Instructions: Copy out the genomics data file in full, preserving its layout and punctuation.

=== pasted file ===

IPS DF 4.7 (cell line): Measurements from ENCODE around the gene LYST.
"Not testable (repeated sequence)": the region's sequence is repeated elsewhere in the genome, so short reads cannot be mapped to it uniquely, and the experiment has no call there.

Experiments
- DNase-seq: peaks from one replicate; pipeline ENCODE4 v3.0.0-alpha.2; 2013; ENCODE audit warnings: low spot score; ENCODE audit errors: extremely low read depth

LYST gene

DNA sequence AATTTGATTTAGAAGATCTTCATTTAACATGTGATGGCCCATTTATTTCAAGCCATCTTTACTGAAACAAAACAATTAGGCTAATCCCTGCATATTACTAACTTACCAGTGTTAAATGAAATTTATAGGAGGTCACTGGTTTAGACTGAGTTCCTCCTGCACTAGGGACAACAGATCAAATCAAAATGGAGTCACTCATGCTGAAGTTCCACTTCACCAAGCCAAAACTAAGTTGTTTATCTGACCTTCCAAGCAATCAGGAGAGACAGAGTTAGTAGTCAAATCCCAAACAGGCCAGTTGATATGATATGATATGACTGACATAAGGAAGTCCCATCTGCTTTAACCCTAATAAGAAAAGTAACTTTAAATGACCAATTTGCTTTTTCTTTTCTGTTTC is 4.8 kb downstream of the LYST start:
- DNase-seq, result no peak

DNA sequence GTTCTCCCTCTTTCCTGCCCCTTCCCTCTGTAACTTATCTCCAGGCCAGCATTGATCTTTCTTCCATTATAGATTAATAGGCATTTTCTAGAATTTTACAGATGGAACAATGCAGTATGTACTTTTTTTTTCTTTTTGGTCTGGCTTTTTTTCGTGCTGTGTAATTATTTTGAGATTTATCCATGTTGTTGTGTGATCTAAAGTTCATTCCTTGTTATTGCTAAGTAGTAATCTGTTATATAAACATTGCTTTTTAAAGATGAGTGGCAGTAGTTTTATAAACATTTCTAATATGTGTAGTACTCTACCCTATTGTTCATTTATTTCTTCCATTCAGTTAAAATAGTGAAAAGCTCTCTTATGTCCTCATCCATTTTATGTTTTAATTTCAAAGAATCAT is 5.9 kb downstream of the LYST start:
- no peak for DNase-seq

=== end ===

IPS DF 4.7 (cell line): Measurements from ENCODE around the gene LYST.
"Not testable (repeated sequence)": the region's sequence is repeated elsewhere in the genome, so short reads cannot be mapped to it uniquely, and the experiment has no call there.

Experiments
- DNase-seq: peaks from one replicate; pipeline ENCODE4 v3.0.0-alpha.2; 2013; ENCODE audit warnings: low spot score; ENCODE audit errors: extremely low read depth

LYST gene

DNA sequence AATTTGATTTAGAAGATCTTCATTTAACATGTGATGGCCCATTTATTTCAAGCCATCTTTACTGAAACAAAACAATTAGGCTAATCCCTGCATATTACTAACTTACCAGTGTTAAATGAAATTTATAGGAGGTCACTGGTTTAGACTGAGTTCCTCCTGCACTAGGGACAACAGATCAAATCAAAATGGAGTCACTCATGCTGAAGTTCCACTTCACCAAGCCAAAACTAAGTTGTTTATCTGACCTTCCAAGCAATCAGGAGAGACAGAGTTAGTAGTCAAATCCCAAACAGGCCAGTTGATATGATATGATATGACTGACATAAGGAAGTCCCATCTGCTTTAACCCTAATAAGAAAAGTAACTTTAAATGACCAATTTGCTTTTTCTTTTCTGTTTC is 4.8 kb downstream of the LYST start:
- DNase-seq, result no peak

DNA sequence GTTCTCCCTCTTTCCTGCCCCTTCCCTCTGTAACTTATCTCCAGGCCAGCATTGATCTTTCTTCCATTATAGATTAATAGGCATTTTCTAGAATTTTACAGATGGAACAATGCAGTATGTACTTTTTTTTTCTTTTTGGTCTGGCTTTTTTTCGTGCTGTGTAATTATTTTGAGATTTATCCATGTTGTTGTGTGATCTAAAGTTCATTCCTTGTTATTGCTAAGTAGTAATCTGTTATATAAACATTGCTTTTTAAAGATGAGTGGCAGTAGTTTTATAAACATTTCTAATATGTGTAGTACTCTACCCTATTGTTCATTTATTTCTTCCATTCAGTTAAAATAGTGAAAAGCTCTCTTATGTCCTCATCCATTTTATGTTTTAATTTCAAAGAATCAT is 5.9 kb downstream of the LYST start:
- no peak for DNase-seq